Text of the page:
Franstralians were not only a different species from the rest of homo sapiens; they and all of the other pouched mammals were from an entirely different evolutionary line from the rest of the mammals. He called this new order of animal "marsupials" and Franstralians in particular were in fact not sapiens but homo gaulus. It is now well proved that we descend from a common ancestor with the great apes. But Franstralians, Frandonesians, the mysterious Bretons of our own African continent, and the protoBurgundians of New Africa descend from primate-like marsupials who evolved only on their remote continent. This, rather than the so-called "curse of Lilith" is why Franstralians are not interfertile with the rest of mankind.

    You remember the Bretons don't you?

    What? That's actually a good question, Alek. Frankly I'm surprised. But before I tell you why Franstralians look so much like homo sapiens, can you tell me why sharks look so much like dolphins? They have the same build, same coloration, identical mating habits, and live mostly off of the same prey--yet obviously come from different phyla in the animal kingdom. One's a mammal and one's a fish. Or look at the similarities between mammalian wolves and marsupial thylocines. Or bears and diplodons. Or anteaters and numbats. Time and again, by a combination of adaptation and mutational accident, nature seems to shape its animals to fit the niches available in each ecosystem. D'Aruinne called this "convergent evolution."

    or or

    His theories of course shook the world. Churchmen on six continents denounced him. Our politicians decried yet another evil coming out of that strange and wicked "upside down" continent. Scientists shook their heads in bafflement.

    Great scientific advances don't occur in a vacuum, of course. Many Russian biologists were working on similar ideas at the same time--particularly at the University of Sevastopol. Some say our scientists were only a few years away from the same discovery. But news in the 1770s, as the hated Franstralians began to publicize D'Aruinne's work, only increased our xenophobic mistrust of these peculiar people. Rather than embrace evolutionary theory, many Russian intellectuals called for tightening up social controls of these dangerously irreligious ideas. For a generation, scientists who embraced D'Aruinnism were often accused of pro-Franstralian sympathies and reported to the National Knowledge Verification Directorate (NKVD).

    Most scientists didn't surrender to his logic until the end of the 19th century, as fossil records soon began to confirm his theories. But the classes of people who came to embrace his ideas and adapt them to their own work were neither men of God nor men of Science. Social reformers, eugenicists, and most importantly the business tycoons came to embrace an ancillary to his radical ideas, calling it "social D'Aruinnism."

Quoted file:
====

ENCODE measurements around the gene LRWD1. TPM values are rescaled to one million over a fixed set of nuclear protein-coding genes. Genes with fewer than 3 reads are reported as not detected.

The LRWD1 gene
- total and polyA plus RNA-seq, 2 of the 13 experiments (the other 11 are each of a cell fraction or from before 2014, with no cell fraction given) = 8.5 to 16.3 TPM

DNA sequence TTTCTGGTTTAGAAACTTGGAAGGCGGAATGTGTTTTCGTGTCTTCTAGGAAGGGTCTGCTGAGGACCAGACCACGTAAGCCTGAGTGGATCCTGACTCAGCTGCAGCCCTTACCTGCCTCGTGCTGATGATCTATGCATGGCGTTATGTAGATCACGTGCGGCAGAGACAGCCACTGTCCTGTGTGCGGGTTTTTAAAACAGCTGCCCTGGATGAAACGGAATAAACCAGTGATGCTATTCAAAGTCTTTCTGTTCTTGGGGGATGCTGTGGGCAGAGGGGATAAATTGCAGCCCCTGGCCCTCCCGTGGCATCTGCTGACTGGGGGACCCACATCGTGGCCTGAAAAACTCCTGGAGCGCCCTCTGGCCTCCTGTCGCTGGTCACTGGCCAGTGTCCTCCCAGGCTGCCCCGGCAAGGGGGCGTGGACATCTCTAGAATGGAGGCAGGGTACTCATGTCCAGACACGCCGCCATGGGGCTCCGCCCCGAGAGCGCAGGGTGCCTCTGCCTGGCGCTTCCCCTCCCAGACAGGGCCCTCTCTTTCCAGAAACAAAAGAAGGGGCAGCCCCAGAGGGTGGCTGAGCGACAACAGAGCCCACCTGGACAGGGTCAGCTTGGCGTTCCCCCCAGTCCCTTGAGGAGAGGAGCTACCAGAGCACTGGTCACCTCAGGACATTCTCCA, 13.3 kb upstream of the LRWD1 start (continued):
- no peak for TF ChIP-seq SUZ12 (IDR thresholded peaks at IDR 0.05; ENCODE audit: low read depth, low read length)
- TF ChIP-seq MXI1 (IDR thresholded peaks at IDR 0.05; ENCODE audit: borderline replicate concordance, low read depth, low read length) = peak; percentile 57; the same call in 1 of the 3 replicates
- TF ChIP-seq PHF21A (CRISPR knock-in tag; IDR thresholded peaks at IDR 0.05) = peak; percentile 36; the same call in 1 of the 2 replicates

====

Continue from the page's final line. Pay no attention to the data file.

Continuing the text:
Their idea was that if "survival of the fittest" applied to competition between species, then it should also apply to competition within each species. To social workers it meant you could strengthen your society by not getting too worked up about beggars and misfits. To businessmen, it meant that anything you did to undermine your rivals was justified, if not divinely sanctioned. To colonialists, it meant that oppressing local tribesmen and supplanting them with more technologically advanced settlers was part of the natural order of things.



    But it was the military theorists and the university intellectuals who took social D'Aruinnism to the extreme. War, according to this view of the world, was not a human tragedy. It was nature's way of cleaning out the underbrush, wiping out the unfit. Humans--both sapiens and gaulus--cannot stand to see other humans starve to death. If we could, it would weaken us as species. Yet as we sit atop the food chain, we have no natural competitors. Thus nature invented warfare as the best way to thin out the herd.

    It sounds silly to us today. But to the 18th century generations who witnessed the brutal Franstralian conquest of the Japanese colonies, war was social D'Aruinnism in action. And the view was exciting. Russians of all the Africas concluded in 1775 that the marsupial humans of Franstralia were more evolutionarily fit than the Japanese of South Vespuccia. The next question was, obviously, were Russians more fit than the Franstralians.